Dr. Dre’s impending divorce appears to becoming increasingly more contentious as the couple battles over his $1 billion fortune. The Blast reports the Hip Hop mogul’s estranged wife Nicole Young now wants access to his business records, but Dre is adamant they’re none of her business.
According to new legal docs, Young has subpoenaed Dre’s longtime accountant for copies of all of his business and accounting records dating back 10 years. Dre is fighting that attempt, insisting they contain “private information.”
Young previously claimed Dre ripped up their prenuptial agreement, making it null and void. Therefore, she believes any of his businesses launched after that are “community property.” Contrary to Young, Dre says the prenup is absolutely valid, and he refuses to give up his business records.
As Dre explained in the legal docs, “Throughout our marriage, I have maintained separate books and records regarding my separate property and my separate property business entities I object to the production of such documents which contain my private information as well as my confidential business information that involves third parties as well. For example‚ there is no basis for the production of my confidential employee employment records.”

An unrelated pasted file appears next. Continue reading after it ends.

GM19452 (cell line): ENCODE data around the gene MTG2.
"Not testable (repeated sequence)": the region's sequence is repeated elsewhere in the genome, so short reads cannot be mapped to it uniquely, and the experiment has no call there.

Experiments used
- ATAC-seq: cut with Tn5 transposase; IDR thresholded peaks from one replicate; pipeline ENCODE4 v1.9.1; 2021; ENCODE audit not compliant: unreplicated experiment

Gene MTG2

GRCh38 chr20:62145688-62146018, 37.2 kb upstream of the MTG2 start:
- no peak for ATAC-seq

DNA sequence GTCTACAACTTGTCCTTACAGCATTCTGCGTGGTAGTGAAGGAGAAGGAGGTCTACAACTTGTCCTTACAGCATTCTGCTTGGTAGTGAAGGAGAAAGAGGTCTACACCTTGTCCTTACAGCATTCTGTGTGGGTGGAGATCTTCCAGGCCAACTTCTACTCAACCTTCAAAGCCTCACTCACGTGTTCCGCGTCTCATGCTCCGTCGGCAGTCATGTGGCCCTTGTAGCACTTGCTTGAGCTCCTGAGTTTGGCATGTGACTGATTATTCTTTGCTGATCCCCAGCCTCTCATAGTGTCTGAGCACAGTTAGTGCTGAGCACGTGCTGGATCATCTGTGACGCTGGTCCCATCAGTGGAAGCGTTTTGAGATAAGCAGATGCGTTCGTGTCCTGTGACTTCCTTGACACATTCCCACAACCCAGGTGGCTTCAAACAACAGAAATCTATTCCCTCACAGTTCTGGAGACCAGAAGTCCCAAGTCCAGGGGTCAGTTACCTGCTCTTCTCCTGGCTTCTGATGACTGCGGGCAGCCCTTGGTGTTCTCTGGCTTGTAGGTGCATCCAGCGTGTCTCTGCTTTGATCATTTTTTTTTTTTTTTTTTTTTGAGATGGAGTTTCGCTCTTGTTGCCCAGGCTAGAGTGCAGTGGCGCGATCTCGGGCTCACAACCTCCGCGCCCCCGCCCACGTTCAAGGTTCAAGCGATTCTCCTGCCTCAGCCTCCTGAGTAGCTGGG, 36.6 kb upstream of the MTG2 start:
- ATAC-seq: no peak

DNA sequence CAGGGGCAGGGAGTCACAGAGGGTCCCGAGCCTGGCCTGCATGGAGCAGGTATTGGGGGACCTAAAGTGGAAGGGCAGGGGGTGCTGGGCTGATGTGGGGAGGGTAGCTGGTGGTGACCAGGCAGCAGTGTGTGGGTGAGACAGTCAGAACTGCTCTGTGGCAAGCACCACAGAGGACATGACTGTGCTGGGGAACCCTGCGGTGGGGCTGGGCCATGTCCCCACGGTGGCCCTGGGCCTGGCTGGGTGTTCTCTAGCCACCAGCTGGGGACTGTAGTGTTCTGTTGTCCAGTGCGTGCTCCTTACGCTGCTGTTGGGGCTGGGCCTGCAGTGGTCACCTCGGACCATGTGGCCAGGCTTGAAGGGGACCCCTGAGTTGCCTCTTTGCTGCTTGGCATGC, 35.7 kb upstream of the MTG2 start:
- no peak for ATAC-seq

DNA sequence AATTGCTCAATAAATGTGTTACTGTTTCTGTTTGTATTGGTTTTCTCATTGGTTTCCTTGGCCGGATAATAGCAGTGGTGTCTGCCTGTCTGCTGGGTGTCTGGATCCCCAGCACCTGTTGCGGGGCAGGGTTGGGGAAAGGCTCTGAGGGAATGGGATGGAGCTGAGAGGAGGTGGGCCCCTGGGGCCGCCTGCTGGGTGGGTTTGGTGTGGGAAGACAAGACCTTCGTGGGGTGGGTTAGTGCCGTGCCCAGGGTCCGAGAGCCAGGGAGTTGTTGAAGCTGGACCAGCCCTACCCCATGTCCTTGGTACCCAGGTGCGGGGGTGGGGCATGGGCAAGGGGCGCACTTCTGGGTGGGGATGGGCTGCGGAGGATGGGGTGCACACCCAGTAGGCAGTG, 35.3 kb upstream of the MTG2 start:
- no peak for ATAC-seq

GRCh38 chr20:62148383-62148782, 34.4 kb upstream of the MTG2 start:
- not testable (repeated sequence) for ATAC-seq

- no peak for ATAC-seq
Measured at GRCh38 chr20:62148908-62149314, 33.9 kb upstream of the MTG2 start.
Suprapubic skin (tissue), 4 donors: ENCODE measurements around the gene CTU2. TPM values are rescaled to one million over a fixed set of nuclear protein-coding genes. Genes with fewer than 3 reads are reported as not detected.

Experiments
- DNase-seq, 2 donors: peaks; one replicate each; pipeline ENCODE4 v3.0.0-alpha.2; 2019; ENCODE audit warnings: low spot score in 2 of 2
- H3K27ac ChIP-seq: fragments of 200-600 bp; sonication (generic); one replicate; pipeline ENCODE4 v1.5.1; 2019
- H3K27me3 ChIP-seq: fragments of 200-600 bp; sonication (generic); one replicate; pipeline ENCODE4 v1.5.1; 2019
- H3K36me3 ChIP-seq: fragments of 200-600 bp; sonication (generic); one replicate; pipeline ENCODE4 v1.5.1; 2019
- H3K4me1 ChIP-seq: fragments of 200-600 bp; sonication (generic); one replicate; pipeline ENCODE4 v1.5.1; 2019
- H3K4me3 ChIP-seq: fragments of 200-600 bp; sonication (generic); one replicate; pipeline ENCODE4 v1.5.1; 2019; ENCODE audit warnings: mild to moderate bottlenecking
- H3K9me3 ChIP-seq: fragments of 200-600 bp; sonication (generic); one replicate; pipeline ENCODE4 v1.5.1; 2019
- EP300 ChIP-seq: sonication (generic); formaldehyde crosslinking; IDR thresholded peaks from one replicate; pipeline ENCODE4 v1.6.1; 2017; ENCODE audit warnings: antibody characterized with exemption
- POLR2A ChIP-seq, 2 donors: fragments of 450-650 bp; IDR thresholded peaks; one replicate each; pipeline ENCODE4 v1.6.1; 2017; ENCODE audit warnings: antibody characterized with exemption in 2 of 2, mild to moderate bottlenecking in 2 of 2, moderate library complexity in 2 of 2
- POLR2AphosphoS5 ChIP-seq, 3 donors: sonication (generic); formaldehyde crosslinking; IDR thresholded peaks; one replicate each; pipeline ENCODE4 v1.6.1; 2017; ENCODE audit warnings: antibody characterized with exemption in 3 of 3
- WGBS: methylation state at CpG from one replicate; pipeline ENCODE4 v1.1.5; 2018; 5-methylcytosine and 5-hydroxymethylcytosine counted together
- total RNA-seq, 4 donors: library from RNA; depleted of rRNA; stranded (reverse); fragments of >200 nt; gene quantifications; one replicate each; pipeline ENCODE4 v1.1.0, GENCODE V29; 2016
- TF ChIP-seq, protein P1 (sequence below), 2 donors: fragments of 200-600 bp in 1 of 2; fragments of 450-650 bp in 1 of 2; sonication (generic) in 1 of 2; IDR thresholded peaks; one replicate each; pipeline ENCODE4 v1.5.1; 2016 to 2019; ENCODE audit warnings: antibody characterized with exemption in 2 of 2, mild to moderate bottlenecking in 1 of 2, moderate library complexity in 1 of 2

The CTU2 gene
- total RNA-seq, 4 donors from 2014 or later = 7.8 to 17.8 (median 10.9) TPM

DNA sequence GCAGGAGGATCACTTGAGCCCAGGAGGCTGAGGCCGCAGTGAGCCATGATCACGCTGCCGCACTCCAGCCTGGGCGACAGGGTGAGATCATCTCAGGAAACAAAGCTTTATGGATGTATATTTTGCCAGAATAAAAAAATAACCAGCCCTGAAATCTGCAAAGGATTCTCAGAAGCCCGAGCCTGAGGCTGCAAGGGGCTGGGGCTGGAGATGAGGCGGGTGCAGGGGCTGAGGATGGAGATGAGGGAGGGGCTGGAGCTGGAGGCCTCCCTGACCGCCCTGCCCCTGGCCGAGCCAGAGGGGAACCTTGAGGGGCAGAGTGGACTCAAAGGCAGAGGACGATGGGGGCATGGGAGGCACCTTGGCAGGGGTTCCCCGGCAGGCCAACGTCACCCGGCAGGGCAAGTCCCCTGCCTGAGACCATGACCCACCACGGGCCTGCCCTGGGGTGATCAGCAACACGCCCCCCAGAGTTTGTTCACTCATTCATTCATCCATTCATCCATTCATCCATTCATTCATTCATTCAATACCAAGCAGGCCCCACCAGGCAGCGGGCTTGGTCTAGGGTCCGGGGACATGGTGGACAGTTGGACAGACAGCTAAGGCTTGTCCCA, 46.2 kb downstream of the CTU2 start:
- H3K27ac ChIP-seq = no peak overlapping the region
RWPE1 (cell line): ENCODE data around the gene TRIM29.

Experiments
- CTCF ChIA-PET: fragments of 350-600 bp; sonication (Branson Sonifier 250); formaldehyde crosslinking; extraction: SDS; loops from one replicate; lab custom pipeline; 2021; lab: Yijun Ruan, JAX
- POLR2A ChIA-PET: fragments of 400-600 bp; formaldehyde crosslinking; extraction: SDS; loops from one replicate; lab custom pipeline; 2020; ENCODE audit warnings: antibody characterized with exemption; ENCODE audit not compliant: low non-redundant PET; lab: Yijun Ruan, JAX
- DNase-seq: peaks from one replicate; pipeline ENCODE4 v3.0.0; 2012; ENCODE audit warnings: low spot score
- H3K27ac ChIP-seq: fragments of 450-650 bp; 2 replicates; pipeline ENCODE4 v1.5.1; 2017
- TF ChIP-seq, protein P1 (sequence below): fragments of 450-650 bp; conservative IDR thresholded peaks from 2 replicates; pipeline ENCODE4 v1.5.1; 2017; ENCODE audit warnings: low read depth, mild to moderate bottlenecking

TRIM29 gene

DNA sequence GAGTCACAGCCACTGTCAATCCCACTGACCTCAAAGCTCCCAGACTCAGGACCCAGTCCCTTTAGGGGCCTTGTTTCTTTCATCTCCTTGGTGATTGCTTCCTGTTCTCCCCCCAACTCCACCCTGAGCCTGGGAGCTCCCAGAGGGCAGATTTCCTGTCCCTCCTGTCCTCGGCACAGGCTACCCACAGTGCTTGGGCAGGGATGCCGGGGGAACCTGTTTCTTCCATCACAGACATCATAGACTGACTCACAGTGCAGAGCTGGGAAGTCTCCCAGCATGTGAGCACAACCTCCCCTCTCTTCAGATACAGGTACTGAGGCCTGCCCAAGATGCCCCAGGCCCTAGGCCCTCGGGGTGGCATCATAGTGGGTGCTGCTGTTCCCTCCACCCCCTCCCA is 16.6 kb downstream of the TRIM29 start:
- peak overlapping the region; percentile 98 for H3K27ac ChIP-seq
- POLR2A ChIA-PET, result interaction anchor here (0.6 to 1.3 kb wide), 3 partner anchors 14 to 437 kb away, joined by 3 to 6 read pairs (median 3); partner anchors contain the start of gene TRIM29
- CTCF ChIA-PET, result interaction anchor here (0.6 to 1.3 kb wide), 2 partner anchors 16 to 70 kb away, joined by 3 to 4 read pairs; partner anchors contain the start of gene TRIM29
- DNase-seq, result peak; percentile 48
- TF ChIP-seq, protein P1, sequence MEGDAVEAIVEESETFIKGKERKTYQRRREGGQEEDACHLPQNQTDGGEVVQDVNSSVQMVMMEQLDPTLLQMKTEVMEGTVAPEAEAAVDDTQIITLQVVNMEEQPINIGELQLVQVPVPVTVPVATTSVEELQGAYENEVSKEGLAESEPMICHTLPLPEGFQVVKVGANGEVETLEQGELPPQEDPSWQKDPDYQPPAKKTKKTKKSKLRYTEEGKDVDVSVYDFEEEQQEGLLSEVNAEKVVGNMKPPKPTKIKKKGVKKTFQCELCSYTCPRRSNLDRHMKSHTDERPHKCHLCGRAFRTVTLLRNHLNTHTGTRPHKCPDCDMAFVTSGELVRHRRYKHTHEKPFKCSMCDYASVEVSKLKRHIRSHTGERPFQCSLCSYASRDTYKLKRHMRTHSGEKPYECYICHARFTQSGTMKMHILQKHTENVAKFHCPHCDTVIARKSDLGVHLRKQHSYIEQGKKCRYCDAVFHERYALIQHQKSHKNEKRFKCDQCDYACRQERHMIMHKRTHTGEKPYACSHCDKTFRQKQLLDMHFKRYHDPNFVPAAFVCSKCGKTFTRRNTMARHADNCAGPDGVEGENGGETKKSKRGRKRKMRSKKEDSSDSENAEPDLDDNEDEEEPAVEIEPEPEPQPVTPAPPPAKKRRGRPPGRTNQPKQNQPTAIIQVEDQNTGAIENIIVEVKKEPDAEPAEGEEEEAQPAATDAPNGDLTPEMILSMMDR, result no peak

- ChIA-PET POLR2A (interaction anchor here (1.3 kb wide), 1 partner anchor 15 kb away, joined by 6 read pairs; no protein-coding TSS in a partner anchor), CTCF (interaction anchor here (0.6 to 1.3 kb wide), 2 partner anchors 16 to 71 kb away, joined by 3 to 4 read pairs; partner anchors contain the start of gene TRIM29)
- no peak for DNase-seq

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Married 21 years!!! The Defiant Ones!!!
Dre’s legal team said he’s preparing to turn over the couple’s joint tax returns for the same time period in an effort to pacify Young and her attorneys. Meanwhile, Dre’s accountant filed a declaration in the case and explained he’s maintained “separate books and records for [Dre] and each of his separate property business entities for the past two decades.”
“We prepared a separate retainer agreement for our representation of (Dre’s) separate property and separate business interests and another retainer agreement for our work for the parties in connection with one joint community property account, the preparation of joint income tax returns, and the payment of various living expenses for the parties,” the accountant said. “The documents requested span more than a decade and involve at least seven different sets of books and records.”
Young might go to court and demand $1 million as soon as possible to “maintain the financial status quo” until further arrangements can be made. Even though the couple was married for 24 years, Dre’s lawyers argue that doesn’t mean she’s entitled to his private records.
“Although the marital relationship does narrow spouses’ privacy rights from one another, it is not obsolete,” the docs state. “(Dre) is entitled to some modicum of privacy, including information relating to his health.”
Young filed for divorce in July citing irreconcilable differences.